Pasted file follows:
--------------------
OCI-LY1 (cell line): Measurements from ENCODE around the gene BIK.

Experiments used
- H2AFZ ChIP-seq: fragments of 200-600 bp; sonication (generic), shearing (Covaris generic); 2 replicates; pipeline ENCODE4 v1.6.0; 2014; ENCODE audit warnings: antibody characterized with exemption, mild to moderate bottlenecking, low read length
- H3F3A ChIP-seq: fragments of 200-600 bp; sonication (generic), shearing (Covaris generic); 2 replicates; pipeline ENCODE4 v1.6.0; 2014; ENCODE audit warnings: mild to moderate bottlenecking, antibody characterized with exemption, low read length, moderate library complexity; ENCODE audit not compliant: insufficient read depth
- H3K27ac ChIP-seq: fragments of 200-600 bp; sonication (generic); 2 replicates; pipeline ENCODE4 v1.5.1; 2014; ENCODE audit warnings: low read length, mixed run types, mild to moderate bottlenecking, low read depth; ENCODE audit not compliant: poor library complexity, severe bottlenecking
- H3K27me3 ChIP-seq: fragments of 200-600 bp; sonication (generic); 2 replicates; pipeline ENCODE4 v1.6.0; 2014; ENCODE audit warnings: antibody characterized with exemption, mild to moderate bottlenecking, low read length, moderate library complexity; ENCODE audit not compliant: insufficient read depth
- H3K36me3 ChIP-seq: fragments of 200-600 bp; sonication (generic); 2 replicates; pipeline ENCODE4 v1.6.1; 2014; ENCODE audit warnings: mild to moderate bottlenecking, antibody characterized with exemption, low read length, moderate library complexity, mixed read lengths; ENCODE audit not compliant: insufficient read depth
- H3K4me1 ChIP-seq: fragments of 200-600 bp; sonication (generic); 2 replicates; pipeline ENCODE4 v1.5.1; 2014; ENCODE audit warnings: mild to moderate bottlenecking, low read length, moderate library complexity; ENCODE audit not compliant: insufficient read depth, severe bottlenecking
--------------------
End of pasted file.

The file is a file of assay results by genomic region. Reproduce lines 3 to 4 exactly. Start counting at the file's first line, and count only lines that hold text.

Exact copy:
- H2AFZ ChIP-seq: fragments of 200-600 bp; sonication (generic), shearing (Covaris generic); 2 replicates; pipeline ENCODE4 v1.6.0; 2014; ENCODE audit warnings: antibody characterized with exemption, mild to moderate bottlenecking, low read length
- H3F3A ChIP-seq: fragments of 200-600 bp; sonication (generic), shearing (Covaris generic); 2 replicates; pipeline ENCODE4 v1.6.0; 2014; ENCODE audit warnings: mild to moderate bottlenecking, antibody characterized with exemption, low read length, moderate library complexity; ENCODE audit not compliant: insufficient read depth